This is interesting for a few reasons. Firstly, we should remember that Uber bought a significant amount of the Bing Maps team about a year ago. After that, it seemed that the biggest ‘thing’ that Bing had going for it was its linkage to Facebook. In fact, there has been a fair bit of press on why Facebook was still using Bing over Google, or any other service.
It was pointed out to me by Muthukumar Kumar that Facebook signed the initial Here deal in 2015, but I don’t think the move on the web has been live for as long as that (or I am particulalry unobservant). Indeed, it seems that the initial deal was on secondary apps like messenger etc. This move to the full platform obviously indicates a level of satisfaction with the flexibility and performance of the Here service;
One can only imagine that the dollar value of this deal is significant. For Here this is obviously an amazing opportunity, likely accompanied by a deep sigh of relief. Indeed, since Nokia sold them to a consortium of German companies, Audi, BMW and Daimler, in December 2015 it seems like the troubled company has been executing very well in the automative / automated vehicle space. Evidently, they are also showing expertise in the general basemap dissemination business too. I have heard it said, by those with more experience than me, that “selling map tiles is a race to the bottom”, but it’s clear that everybody in the web mapping game would like to have their sticker on Facebook’s maps. Additionally, this indicates Here’s capacity to provide enormous scale, which will be necessary when delivering maps to a multiplicity of vehicles.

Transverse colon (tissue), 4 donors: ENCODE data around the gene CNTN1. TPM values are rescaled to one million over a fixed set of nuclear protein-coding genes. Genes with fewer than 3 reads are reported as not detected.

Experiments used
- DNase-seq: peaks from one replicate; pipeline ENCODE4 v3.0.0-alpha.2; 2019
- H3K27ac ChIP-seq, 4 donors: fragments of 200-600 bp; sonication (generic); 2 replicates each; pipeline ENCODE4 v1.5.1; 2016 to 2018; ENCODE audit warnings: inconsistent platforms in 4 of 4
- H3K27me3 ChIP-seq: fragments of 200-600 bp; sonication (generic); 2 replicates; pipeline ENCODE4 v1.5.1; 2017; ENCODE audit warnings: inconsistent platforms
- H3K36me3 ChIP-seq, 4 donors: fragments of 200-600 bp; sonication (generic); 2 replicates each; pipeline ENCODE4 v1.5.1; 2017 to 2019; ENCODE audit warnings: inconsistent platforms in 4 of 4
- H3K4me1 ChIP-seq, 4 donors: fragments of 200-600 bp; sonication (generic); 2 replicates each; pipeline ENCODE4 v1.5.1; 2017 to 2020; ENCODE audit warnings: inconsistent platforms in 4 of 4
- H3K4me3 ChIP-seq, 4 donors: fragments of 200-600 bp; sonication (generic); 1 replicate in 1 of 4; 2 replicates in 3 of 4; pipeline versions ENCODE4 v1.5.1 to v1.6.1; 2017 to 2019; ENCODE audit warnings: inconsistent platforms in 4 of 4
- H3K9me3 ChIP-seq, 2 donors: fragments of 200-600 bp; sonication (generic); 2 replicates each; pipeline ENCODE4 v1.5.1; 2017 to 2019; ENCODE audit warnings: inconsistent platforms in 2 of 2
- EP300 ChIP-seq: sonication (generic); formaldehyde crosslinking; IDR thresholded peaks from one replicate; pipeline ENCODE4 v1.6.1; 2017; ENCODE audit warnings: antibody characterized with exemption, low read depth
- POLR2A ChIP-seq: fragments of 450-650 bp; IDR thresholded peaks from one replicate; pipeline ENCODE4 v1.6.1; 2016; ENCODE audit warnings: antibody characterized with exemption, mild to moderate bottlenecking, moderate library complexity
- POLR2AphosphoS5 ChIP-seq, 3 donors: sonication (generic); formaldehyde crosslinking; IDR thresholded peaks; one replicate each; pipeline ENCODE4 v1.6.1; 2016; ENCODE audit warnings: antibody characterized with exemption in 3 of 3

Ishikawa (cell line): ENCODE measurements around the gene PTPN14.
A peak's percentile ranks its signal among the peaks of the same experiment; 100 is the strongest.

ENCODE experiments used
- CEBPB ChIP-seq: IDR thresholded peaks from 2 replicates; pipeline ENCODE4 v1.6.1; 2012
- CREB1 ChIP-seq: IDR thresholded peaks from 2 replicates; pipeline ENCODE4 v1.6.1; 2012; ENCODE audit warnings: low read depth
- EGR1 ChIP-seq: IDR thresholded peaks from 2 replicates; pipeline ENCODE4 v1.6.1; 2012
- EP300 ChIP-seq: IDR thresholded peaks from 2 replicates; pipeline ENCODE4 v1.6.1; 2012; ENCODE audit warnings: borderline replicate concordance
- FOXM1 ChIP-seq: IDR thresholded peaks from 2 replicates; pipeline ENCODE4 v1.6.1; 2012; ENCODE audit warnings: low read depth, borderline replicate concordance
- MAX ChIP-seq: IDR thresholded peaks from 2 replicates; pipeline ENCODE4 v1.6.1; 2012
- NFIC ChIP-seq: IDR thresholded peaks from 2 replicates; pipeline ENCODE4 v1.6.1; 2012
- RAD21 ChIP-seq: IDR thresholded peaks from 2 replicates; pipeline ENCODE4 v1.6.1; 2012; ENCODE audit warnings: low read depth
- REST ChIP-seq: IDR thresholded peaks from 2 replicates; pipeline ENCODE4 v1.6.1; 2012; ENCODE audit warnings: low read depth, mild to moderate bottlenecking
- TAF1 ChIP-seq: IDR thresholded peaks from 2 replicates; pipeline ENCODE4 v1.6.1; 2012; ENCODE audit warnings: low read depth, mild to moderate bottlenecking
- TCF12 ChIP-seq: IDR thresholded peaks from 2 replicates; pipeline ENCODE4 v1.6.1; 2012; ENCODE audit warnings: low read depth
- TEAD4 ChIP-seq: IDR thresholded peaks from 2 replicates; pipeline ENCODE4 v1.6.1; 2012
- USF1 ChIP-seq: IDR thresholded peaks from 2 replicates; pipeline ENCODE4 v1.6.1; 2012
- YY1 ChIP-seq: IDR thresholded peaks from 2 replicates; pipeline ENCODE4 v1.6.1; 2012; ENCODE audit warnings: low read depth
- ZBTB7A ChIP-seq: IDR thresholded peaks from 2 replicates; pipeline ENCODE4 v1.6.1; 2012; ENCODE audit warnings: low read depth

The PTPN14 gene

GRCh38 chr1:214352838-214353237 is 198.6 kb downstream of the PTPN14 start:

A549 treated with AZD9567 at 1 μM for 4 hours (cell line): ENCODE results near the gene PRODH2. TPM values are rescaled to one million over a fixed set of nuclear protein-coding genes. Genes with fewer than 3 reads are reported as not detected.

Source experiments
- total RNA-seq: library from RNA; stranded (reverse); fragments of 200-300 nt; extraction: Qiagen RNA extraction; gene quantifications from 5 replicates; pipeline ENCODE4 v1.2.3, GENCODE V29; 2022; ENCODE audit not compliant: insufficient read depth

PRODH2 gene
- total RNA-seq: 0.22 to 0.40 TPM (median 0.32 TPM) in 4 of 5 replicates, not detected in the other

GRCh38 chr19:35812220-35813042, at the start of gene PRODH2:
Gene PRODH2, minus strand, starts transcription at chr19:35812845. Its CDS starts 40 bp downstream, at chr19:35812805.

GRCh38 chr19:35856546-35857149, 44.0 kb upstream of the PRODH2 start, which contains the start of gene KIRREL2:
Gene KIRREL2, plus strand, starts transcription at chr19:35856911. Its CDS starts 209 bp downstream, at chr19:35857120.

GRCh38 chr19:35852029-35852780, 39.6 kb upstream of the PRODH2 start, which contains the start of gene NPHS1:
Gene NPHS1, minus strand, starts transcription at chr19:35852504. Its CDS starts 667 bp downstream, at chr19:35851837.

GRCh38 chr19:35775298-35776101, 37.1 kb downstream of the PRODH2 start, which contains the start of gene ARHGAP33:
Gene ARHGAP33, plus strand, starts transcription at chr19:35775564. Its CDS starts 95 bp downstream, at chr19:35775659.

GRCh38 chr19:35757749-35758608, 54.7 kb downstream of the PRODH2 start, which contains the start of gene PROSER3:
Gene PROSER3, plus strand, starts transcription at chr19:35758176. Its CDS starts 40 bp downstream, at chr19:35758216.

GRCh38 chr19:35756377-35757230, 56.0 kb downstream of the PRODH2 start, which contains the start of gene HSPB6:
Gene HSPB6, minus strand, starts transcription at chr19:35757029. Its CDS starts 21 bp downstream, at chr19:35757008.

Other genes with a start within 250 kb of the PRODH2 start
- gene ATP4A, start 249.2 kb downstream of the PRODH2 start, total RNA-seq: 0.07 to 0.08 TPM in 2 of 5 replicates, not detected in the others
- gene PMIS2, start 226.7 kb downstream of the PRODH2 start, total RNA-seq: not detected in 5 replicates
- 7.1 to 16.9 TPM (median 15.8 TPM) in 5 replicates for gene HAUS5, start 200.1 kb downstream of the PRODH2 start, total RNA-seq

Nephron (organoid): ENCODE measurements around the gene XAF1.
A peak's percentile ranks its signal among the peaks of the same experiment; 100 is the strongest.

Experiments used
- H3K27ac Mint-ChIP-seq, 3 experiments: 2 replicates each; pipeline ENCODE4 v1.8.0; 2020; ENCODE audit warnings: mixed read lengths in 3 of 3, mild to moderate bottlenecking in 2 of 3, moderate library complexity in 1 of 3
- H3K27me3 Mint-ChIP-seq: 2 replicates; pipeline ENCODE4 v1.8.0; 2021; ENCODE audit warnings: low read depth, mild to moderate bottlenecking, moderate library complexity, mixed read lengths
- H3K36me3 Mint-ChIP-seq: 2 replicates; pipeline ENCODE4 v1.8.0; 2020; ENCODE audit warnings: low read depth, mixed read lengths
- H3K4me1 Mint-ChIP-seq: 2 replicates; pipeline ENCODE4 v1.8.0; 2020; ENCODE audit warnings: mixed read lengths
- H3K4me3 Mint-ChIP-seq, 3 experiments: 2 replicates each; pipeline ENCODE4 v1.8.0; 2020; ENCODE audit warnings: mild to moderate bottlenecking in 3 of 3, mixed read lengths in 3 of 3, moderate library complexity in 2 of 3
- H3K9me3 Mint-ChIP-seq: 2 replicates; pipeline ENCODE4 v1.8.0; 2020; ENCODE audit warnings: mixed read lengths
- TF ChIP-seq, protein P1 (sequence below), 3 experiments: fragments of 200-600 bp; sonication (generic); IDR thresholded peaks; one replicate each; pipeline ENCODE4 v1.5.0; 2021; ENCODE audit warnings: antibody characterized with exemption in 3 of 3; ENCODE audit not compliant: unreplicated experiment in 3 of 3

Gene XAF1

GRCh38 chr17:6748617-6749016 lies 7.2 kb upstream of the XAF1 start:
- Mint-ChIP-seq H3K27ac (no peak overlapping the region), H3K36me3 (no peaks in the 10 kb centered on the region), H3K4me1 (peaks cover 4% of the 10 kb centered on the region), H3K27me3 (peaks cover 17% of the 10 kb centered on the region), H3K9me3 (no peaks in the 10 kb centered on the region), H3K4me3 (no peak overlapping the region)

EDIT (august 19th, 2016) I was contacted by Ricky Brundritt (Senior Program Manager on the Bing Maps customer advisory team) and he was able to provide some Microsoft perspective. Firstly, he noted that in terms of the Facebook / Here deal, Bing already uses Here as a source to their mapping fabric, so the choice likley had little to do with technical capability.
In terms of the Uber deal Ricky said that the staff that moved were previously focused on the collecton and processing of aerial imagery. Bing Maps has always licenced imagery from other data providers so this line of business is unaffected and this change has allowed Bing to focus on the delivery of enterprise spatial intelligence services.
Bing Maps’ focus on spatial intelligence is intriguing, certainly to date hard spatial intelligence has been the domain of specialist map developers and libraries like turf.js, baking these analyis tools directly into a map library does serve to differentiate Bing. That said, I am sure Mapbox’s response would be their lego block philosophy.
Interesting times indeed.